EU citizens may reside and work in Estonia without registration of their right of temporary residence for a term of up to 3 months. If an EU citizen decides to stay longer than 3 months, they must register their residential address in Estonia’s population registry by visiting the nearest local government authority office. Once they have registered, they have a right to temporary residence in Estonia of five years (extendable).

If you hire staff located in other countries, you will need to research the local labour laws and labour tax regimes and check how to register employees there as a foreign employer.

6. Intellectual property

The intellectual property (IP) of an entity is essentially all exclusive rights it has to intellectual creations. Under EU law, IP encompasses two types of rights: industrial property, which includes inventions (patents), trademarks, industrial designs, models and designations of origin, and copyright, which includes artistic and literary property. In an economic sense however, IP can have a more expansive definition: extending to trade secrets, company know-how, and even client lists.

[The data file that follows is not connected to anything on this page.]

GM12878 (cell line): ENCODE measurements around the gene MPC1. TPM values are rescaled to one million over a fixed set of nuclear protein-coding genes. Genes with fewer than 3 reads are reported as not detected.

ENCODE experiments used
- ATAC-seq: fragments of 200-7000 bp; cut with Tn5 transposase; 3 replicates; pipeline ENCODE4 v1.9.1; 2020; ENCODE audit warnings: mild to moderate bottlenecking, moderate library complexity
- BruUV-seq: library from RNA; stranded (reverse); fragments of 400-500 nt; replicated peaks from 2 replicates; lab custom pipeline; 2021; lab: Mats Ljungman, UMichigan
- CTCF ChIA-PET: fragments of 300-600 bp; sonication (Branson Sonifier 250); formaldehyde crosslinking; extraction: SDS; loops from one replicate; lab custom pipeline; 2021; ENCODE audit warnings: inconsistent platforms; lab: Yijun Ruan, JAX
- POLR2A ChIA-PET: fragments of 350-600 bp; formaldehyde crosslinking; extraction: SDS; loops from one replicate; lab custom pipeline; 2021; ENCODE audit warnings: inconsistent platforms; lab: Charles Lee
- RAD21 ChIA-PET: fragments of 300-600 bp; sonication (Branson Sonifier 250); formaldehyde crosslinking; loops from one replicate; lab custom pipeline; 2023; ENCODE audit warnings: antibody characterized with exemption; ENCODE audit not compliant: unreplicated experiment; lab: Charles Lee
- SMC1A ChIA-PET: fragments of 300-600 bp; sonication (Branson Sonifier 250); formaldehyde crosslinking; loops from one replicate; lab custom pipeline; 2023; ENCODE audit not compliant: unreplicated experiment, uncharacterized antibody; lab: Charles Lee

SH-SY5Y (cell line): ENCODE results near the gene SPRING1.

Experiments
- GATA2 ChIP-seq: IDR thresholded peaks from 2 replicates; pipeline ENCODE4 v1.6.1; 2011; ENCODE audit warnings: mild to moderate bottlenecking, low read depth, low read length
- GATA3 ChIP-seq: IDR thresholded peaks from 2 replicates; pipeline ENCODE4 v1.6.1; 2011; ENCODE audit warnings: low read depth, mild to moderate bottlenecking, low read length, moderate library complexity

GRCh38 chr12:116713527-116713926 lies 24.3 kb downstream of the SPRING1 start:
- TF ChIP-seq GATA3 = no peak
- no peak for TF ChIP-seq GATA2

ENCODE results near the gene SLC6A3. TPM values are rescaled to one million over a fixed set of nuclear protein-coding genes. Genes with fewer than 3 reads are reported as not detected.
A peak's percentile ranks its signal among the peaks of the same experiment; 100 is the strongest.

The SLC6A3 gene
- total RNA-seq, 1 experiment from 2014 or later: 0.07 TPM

IP is a valuable asset of a company and thus important to record, protect, acquire, and develop.

If in the course of doing business, your company creates or acquires IP, we recommend making an IP strategy. Several steps must be taken to form your company’s IP strategy. Firstly, map and record all existing IP (and any potentially arising IP) your company has an exclusive claim over as a result of business activities. As you create or acquire more IP, remember to add this to your records. Thereafter, it is important to protect any such intellectual property by:

  1. verifying the availability of and registering trademarks and domain names which are or will be in use
  2. if applicable, registering patents and industrial designs
  3. keeping valuable aspects of your IP, in particular your company’s trade secrets, specialist know-how, and client lists confidential and secure
  4. preserving business secrets and commercial/IP interests by signing confidentiality agreements with employees, freelancers, suppliers, and service providers

Trademarkspatents and industrial designs must be registered with the Estonian Patent Office.

To protect copyright claims your company may have over intellectual creations by shareholders, directors, employees, contractors, partners, service providers, or any other person providing works, it is also essential to agree provisions regarding author’s rights in the works between your company and the author. This means guaranteeing the transfer of economic rights from the author of the works to your company and obtaining a license regarding moral rights in an agreement between your company and the author.